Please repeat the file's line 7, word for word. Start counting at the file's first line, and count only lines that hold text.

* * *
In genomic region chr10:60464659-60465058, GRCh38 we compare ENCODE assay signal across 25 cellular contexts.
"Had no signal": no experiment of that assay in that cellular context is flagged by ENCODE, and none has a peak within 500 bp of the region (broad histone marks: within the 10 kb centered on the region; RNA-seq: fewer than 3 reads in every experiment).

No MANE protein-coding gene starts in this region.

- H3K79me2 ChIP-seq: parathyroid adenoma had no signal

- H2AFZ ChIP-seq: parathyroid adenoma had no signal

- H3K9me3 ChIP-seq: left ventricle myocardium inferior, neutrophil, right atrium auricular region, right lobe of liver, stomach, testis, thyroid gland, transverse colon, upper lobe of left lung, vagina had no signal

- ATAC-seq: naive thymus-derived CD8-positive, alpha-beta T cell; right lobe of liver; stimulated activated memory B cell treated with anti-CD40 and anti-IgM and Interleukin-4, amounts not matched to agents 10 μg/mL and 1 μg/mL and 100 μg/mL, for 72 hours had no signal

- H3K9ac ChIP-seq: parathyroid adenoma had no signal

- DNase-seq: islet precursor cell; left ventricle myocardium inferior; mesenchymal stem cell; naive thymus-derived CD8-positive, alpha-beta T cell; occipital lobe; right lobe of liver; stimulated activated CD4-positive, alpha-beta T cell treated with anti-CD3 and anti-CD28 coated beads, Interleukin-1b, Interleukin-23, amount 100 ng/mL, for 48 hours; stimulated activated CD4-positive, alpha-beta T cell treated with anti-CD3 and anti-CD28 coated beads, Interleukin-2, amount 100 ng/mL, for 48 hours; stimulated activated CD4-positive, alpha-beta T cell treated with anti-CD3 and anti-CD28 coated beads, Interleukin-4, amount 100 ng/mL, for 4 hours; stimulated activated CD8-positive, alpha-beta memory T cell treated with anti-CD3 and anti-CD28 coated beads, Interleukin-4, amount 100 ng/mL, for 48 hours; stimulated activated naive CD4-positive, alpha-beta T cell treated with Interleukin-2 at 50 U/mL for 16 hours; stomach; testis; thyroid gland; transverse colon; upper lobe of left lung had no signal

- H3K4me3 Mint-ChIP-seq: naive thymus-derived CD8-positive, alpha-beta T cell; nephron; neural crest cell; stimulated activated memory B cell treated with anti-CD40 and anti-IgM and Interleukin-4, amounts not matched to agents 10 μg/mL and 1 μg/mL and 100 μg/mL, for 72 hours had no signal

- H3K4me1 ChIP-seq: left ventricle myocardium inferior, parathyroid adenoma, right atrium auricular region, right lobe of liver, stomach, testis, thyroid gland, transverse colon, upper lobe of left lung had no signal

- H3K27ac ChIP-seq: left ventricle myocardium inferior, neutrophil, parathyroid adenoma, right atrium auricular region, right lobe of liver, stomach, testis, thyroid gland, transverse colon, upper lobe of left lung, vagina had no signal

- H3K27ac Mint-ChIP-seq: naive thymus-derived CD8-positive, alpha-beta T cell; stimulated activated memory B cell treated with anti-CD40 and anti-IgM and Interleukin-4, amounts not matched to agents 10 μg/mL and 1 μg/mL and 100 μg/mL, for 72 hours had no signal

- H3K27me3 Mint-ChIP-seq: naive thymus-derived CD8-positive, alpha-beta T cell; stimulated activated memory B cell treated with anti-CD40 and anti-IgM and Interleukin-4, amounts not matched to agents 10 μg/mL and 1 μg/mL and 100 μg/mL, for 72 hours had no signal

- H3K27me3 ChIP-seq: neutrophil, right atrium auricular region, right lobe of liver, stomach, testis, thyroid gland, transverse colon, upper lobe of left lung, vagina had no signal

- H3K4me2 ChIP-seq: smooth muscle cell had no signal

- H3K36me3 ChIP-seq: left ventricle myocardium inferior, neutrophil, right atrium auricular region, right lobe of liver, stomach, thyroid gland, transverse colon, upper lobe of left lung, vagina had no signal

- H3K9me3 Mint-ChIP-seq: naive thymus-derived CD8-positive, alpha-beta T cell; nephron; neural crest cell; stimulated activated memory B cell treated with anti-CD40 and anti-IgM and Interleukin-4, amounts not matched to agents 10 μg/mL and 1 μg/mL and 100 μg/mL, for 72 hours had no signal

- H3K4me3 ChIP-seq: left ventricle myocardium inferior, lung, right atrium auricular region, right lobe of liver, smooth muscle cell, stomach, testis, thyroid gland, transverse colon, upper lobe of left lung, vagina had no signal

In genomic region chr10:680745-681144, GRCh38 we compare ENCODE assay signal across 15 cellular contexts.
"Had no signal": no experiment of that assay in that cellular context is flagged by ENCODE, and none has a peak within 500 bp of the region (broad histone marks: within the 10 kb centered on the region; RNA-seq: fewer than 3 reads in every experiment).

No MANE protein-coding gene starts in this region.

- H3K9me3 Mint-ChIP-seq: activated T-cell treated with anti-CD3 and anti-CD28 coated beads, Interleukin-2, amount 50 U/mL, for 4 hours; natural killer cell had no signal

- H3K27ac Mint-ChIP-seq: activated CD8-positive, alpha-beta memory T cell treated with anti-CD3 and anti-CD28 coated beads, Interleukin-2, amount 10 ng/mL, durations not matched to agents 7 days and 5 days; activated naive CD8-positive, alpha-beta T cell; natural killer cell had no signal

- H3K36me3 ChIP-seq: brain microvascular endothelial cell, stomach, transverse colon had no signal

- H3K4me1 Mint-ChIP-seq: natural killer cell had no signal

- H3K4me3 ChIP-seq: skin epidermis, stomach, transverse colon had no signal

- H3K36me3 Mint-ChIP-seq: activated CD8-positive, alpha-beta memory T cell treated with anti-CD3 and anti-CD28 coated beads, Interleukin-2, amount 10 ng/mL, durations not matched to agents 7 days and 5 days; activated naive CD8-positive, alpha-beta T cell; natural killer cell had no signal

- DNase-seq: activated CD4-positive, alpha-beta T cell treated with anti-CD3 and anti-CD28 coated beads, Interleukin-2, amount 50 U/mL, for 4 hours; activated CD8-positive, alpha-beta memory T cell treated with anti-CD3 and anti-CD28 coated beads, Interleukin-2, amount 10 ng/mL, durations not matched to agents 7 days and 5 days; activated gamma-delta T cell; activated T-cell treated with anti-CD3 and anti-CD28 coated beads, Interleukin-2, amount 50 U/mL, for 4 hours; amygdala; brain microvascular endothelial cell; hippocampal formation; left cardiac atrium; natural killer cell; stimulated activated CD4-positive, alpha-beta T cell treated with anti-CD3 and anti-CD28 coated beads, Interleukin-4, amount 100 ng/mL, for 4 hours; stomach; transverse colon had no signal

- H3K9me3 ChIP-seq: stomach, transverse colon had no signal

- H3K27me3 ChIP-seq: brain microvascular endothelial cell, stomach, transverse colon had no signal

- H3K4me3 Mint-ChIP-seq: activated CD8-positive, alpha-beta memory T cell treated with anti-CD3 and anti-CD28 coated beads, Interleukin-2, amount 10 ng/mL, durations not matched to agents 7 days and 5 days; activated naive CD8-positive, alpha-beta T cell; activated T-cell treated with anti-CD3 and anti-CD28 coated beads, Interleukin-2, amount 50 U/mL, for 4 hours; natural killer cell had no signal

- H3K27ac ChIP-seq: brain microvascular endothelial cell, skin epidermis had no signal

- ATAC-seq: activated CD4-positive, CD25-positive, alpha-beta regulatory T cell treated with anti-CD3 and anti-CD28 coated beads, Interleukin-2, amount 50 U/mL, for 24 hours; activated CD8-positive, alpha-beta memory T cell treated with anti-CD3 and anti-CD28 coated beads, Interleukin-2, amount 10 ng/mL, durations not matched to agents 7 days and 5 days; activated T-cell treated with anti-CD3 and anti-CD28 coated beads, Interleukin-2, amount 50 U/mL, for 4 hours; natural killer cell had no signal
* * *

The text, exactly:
- ATAC-seq: naive thymus-derived CD8-positive, alpha-beta T cell; right lobe of liver; stimulated activated memory B cell treated with anti-CD40 and anti-IgM and Interleukin-4, amounts not matched to agents 10 μg/mL and 1 μg/mL and 100 μg/mL, for 72 hours had no signal